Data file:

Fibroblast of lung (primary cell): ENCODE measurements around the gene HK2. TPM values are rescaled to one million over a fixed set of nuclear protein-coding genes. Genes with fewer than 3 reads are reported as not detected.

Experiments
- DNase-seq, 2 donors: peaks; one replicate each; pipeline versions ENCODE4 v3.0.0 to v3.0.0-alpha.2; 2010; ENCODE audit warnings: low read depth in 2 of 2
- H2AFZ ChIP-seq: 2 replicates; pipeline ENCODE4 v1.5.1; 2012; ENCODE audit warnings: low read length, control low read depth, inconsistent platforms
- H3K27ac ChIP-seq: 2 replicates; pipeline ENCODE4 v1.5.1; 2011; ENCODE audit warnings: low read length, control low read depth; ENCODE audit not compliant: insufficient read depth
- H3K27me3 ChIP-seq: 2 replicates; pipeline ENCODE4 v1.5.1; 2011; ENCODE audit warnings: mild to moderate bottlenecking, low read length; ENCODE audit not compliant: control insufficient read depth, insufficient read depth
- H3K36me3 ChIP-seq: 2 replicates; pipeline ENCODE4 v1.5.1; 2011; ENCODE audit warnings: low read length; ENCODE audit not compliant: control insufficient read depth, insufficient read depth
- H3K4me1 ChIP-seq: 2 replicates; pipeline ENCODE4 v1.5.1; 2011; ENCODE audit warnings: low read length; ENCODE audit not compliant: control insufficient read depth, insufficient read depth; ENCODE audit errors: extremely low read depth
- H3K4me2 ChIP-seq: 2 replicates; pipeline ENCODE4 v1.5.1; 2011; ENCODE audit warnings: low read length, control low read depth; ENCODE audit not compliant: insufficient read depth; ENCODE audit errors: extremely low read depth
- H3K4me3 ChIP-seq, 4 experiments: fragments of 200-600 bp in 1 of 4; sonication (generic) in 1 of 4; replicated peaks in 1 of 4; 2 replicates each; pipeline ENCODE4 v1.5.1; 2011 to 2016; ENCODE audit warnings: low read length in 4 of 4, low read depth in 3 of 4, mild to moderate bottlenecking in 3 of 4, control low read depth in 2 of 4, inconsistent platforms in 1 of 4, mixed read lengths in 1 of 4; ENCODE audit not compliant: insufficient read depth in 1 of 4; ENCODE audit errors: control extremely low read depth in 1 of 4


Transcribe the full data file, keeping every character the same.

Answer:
Fibroblast of lung (primary cell): ENCODE measurements around the gene HK2. TPM values are rescaled to one million over a fixed set of nuclear protein-coding genes. Genes with fewer than 3 reads are reported as not detected.

Experiments
- DNase-seq, 2 donors: peaks; one replicate each; pipeline versions ENCODE4 v3.0.0 to v3.0.0-alpha.2; 2010; ENCODE audit warnings: low read depth in 2 of 2
- H2AFZ ChIP-seq: 2 replicates; pipeline ENCODE4 v1.5.1; 2012; ENCODE audit warnings: low read length, control low read depth, inconsistent platforms
- H3K27ac ChIP-seq: 2 replicates; pipeline ENCODE4 v1.5.1; 2011; ENCODE audit warnings: low read length, control low read depth; ENCODE audit not compliant: insufficient read depth
- H3K27me3 ChIP-seq: 2 replicates; pipeline ENCODE4 v1.5.1; 2011; ENCODE audit warnings: mild to moderate bottlenecking, low read length; ENCODE audit not compliant: control insufficient read depth, insufficient read depth
- H3K36me3 ChIP-seq: 2 replicates; pipeline ENCODE4 v1.5.1; 2011; ENCODE audit warnings: low read length; ENCODE audit not compliant: control insufficient read depth, insufficient read depth
- H3K4me1 ChIP-seq: 2 replicates; pipeline ENCODE4 v1.5.1; 2011; ENCODE audit warnings: low read length; ENCODE audit not compliant: control insufficient read depth, insufficient read depth; ENCODE audit errors: extremely low read depth
- H3K4me2 ChIP-seq: 2 replicates; pipeline ENCODE4 v1.5.1; 2011; ENCODE audit warnings: low read length, control low read depth; ENCODE audit not compliant: insufficient read depth; ENCODE audit errors: extremely low read depth
- H3K4me3 ChIP-seq, 4 experiments: fragments of 200-600 bp in 1 of 4; sonication (generic) in 1 of 4; replicated peaks in 1 of 4; 2 replicates each; pipeline ENCODE4 v1.5.1; 2011 to 2016; ENCODE audit warnings: low read length in 4 of 4, low read depth in 3 of 4, mild to moderate bottlenecking in 3 of 4, control low read depth in 2 of 4, inconsistent platforms in 1 of 4, mixed read lengths in 1 of 4; ENCODE audit not compliant: insufficient read depth in 1 of 4; ENCODE audit errors: control extremely low read depth in 1 of 4